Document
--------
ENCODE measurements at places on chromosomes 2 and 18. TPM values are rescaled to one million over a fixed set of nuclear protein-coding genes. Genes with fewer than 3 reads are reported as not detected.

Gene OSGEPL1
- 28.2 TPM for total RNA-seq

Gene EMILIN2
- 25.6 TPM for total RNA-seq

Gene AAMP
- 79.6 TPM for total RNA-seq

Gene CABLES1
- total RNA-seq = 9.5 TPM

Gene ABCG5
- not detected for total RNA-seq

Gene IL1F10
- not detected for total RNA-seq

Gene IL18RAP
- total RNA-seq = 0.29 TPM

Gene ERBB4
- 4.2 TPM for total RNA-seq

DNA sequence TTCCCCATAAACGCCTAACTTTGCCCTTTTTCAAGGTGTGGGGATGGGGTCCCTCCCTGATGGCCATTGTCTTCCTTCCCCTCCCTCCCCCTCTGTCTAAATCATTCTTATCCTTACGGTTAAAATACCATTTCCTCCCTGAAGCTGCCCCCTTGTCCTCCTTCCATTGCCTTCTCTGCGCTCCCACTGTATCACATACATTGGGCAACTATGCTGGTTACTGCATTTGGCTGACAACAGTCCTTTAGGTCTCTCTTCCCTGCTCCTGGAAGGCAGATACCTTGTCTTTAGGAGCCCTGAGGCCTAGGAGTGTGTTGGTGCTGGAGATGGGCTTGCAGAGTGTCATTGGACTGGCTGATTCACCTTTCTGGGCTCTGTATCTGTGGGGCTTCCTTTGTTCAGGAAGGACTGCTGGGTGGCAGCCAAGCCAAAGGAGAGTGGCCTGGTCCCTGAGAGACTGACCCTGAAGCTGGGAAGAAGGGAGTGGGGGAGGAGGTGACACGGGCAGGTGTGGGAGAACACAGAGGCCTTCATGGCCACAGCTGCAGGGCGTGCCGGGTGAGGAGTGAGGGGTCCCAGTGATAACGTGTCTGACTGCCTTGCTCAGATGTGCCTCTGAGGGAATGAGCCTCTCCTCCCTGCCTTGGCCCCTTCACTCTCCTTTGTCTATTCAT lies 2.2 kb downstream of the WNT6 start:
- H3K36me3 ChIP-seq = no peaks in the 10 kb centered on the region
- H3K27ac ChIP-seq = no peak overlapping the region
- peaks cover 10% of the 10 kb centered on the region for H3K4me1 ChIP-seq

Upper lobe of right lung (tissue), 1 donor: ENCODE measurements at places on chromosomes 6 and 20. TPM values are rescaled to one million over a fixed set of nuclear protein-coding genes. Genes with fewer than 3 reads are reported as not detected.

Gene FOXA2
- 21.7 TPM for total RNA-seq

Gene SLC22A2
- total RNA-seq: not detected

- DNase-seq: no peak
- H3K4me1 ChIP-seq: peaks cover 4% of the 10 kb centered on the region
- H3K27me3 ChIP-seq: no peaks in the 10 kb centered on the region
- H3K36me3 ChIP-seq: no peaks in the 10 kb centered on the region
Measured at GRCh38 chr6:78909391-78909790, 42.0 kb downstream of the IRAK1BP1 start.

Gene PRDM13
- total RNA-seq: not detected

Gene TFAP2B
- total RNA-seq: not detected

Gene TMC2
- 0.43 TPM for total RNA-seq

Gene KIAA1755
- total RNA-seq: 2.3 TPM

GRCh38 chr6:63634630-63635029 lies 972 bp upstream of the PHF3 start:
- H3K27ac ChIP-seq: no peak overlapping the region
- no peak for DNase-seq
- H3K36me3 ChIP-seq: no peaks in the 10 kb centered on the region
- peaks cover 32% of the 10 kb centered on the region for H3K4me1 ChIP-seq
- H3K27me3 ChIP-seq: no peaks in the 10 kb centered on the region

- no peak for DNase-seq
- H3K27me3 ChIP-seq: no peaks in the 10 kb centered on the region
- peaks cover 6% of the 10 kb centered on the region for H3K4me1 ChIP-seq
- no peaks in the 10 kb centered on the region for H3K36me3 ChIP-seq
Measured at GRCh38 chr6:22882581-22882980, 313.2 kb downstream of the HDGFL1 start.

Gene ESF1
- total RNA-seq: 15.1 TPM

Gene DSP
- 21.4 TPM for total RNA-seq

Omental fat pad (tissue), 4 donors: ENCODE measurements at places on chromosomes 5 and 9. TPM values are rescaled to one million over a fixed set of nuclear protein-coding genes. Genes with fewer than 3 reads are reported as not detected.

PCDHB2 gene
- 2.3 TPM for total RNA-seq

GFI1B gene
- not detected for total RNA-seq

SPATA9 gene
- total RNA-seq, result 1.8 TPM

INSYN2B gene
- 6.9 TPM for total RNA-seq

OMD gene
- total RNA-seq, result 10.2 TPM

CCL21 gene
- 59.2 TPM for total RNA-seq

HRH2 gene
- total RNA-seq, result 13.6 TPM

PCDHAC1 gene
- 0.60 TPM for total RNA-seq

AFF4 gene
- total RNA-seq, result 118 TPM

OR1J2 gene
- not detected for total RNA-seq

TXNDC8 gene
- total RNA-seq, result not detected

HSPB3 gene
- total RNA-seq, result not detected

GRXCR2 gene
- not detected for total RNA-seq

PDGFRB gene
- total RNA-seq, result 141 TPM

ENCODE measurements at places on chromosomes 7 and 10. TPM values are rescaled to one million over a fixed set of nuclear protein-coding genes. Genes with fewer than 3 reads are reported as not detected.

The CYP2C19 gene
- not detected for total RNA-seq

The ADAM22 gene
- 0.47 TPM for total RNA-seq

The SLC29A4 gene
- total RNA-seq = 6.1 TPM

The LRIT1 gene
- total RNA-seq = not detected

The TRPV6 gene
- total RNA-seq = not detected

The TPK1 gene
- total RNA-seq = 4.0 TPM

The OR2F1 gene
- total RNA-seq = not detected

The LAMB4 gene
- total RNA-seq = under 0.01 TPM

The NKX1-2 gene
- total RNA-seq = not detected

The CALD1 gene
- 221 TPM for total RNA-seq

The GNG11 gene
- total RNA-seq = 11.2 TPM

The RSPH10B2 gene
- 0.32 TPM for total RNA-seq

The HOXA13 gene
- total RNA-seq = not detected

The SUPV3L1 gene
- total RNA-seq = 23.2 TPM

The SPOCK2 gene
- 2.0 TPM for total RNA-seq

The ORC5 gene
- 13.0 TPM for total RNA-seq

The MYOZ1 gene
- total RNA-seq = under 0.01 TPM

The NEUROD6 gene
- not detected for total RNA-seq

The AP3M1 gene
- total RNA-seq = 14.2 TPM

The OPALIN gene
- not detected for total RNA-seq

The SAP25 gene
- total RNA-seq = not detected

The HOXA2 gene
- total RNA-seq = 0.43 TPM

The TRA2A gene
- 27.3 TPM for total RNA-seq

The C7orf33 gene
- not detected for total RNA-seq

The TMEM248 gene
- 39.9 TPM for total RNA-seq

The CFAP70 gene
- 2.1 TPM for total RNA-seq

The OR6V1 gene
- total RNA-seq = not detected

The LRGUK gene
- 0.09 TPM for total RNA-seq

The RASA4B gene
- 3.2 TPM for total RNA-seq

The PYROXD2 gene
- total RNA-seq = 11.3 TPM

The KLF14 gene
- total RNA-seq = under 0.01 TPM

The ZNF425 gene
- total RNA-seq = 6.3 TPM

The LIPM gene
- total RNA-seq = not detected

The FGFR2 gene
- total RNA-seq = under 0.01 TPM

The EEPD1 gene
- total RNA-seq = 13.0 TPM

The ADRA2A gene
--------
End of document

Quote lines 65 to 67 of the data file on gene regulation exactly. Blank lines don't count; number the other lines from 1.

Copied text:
- total RNA-seq, result 10.2 TPM

CCL21 gene
- 59.2 TPM for total RNA-seq